Weekend Reading #1

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Done with work for the week? Why not sit down, relax and have a poke at some of the cool things I found this week at the deep end of the interwebs. Enjoy your reading and/or watching!

Ranking the 20 greatest long takes – the title is pretty self-explanatory. Have a look and expand your appreciation towards those long and/or tracking shots. If you’re interested, have a look at how Paul Thomas Anderson’s long tracking Steadicam shots are disseminated. By the way, here are my two entries for the long take ranking: 1) the 15-minute conversation between Michael Fassbender’s character and a priest in Steve McQueen’s “Hunger”, 2) 2.5-minute single-take (well, with a bit of cheating, but it looks seamless) orbiting shot of a car chase from Steven Spielberg’s “War of the Worlds”. Continue reading

Trailer: “Night Moves”

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Jesse Eisenberg, Peter Sarsgaard and Dakota Fanning in an indie thriller as environmentalists who take matters into their own hands and plot to blow up a dam… Directed by Kelly Reichardt, “Night Moves” might be one of the independent films to look forward to this year and the cast alone would be enough of a reason to check it out. On that note, I think it would be the first time to see Dakota Fanning on the big screen since she was that whiny little girl in Steven Spielberg’s “War of the Worlds” (I know she was in the “Twilight”, but I couldn’t care less about watching those films).

“Night Moves” opens on the 30th of May in the US and on the 29th of August in the UK. It also plays during Tribeca Film Festival this year in April.

Side note: I hope it’s going to be better than “The East”. What a disappointment that film was…

The Sunday Rant

Right, so I thought I could use some venting. The years of indentured servitude one has to go through in order to become a scientist, all the while biting his tongue and pickling his emotions, have taught me that keeping things in can be at least referred to as unhealthy. So, as one might probably realize by now, I tend to rant. A lot. I like to think it’s therapeutic, but other than that I don’t really know.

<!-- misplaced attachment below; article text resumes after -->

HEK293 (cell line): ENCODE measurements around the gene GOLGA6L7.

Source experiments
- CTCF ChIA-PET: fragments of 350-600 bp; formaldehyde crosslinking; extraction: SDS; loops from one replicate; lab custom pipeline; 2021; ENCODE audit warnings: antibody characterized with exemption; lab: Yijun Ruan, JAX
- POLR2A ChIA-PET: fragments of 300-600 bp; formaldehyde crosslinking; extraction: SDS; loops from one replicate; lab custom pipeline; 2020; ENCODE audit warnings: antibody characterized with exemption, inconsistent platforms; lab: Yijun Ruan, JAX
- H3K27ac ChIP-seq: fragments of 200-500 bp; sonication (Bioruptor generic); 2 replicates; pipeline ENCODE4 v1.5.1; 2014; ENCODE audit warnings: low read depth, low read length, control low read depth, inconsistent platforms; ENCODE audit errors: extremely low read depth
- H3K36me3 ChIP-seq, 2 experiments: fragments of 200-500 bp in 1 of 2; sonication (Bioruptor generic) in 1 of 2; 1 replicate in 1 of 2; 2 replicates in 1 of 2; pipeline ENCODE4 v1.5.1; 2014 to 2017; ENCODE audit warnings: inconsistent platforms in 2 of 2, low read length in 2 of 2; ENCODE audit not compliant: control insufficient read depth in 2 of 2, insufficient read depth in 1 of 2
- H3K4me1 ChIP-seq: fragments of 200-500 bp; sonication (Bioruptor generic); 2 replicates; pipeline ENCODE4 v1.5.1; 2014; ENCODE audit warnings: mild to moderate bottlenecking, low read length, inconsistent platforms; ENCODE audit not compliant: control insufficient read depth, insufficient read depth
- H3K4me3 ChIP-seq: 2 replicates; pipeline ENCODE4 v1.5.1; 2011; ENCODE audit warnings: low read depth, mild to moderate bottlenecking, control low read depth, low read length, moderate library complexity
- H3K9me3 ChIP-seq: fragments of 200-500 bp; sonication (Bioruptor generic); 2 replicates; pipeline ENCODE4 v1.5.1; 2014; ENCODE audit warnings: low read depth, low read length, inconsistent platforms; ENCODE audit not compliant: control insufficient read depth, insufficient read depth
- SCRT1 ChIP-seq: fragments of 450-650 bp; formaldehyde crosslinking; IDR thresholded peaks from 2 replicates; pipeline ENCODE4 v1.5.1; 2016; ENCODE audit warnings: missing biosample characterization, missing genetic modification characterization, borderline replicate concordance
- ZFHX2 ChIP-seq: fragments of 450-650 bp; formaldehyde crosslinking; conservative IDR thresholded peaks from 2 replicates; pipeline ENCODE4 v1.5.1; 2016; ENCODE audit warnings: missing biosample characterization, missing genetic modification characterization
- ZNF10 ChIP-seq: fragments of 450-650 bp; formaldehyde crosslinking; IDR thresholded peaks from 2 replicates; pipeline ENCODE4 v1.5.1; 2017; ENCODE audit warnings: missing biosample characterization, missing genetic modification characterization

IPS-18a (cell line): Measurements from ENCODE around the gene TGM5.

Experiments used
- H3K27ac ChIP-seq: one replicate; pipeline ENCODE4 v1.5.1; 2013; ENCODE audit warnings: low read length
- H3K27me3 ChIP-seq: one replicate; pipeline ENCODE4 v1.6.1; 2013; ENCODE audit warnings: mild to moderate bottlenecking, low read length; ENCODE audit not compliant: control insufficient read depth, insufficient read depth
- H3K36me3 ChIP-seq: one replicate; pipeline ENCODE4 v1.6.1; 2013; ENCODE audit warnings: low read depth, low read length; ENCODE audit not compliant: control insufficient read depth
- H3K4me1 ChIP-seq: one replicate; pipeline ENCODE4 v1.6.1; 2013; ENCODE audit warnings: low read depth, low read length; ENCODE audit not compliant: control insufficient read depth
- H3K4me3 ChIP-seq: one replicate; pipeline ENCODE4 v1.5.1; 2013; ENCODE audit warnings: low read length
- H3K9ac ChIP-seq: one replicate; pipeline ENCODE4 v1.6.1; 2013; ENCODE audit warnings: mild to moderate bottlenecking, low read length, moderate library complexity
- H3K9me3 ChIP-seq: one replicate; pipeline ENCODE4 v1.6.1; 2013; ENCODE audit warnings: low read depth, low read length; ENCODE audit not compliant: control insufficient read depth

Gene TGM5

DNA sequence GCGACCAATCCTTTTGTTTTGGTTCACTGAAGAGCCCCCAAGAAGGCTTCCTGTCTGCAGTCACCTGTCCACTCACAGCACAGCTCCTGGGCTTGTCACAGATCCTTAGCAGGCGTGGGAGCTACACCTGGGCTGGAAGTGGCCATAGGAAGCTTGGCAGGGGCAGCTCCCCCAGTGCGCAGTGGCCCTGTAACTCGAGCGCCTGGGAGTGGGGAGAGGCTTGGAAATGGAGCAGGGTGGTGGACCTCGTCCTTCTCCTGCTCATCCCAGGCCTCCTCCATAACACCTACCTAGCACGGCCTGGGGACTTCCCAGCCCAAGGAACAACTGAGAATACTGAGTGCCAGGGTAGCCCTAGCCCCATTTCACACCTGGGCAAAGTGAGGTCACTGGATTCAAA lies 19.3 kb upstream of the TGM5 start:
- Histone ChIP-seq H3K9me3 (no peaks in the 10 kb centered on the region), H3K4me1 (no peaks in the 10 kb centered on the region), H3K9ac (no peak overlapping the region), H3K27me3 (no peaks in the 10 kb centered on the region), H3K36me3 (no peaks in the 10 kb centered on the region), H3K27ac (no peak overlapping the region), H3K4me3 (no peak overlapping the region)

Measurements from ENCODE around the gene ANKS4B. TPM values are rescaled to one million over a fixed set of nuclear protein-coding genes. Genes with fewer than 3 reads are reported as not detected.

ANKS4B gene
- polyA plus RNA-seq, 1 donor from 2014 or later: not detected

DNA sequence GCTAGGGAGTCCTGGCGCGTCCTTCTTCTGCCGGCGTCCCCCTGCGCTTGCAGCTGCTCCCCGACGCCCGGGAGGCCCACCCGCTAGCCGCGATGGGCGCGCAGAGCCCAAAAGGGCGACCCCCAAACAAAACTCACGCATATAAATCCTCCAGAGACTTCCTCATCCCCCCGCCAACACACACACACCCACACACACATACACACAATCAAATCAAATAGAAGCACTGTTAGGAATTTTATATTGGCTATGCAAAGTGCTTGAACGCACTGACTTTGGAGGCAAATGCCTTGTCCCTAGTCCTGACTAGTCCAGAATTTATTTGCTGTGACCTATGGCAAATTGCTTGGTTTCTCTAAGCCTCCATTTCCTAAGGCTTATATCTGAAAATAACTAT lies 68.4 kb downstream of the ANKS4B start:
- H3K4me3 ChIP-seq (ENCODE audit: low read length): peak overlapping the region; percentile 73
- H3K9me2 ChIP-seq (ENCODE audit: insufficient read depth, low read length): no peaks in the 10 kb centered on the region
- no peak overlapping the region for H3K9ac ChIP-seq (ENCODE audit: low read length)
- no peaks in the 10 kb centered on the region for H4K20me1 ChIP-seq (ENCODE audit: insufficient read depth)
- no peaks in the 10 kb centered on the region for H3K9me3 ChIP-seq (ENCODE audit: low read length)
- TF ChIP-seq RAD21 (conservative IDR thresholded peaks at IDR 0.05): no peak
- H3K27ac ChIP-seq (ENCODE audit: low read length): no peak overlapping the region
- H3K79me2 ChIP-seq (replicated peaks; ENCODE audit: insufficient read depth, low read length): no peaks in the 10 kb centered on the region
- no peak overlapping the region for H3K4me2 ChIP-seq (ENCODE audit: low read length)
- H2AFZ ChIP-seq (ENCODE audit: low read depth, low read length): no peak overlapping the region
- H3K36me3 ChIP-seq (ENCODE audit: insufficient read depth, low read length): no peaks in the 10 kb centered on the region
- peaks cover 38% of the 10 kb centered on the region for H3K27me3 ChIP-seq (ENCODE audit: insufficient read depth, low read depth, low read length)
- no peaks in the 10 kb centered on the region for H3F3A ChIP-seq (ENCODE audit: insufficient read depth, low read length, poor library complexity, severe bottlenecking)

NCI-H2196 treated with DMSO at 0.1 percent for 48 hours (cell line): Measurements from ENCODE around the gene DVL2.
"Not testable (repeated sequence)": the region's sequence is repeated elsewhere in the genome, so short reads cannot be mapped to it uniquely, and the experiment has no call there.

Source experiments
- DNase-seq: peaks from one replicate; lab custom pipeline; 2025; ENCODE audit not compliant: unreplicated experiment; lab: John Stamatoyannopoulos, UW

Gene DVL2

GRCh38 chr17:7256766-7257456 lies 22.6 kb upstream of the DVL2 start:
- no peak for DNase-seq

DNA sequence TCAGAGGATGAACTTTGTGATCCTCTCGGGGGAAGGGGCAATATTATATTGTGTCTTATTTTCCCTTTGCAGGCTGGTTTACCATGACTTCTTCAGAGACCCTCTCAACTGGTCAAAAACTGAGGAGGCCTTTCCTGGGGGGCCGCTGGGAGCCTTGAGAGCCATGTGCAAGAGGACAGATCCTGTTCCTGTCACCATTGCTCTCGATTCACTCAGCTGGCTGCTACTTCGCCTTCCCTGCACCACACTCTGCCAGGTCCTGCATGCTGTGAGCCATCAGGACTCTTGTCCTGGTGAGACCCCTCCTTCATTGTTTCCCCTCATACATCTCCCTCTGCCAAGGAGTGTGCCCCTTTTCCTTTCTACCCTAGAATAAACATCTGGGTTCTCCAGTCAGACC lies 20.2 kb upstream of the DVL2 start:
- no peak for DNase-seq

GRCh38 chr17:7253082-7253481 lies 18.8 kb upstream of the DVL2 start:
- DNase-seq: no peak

Last week ended up being really interesting. I spent God knows how long waiting for the rest of the world to catch up with the greatest (so far) stink-bomb of the year – “Iron Man 3”, because I really wanted to see how it is received globally. It would seem that here in Europe we’re mostly good guys and instances of brutally spoiling this film for our fellow movie-goers across the pond were rather scarce; if you don’t count Youtube – that place is just full of butt-holes, but who am I to talk… I sincerely hoped “Iron Man 3” would bomb, but quite expectedly people loved it. The critics write sonnets about how fantastic it was and the box office revenue reflects the popular (sigh!) vote; and that scares me.

I mean, I can understand that people don’t want to step on anyone’s toes with this one, because the great Shane Black wrote the script for this piece of crap, but let’s face it: for the good of everyone around there should be no sanctity when it comes to art or entertainment. If Spielberg makes a s**t film – people should know, but it turns out that RDJ only needs flutter his eyelashes for everybody to fall hopelessly in love with Iron Man… Shame… And to think someone who brought us “Lethal Weapon” or “The Last Boy Scout” could contribute to this…

Fortunately, I’m not the only one who saw that (here’s a video rant from Peter Rallis), but still countless masses made Marvel and Disney think they’ve done it right, because the only thing that matters in here is money. They’ll make a lot of it with this one and I’ll bet you money right here and now that the PG-13 spirit of “Iron Man 3” will make its way to the next “Thor”, “Captain America” or the next “Avengers”. Who knows, maybe they all will feature little boys, Christmas themes and meaningless non-violent substitute for action. It’s not OK. If you want to see a good comic book movie – go and watch “The Crow” (I re-watched it last Sunday to wash the Iron Man off my brain). Actually, do it before they remake it in PG-13, because they are remaking it. Since R-rated movies are frowned upon, the teenagers moan and groan and people lose money, I’m afraid the remake might not be exactly dark.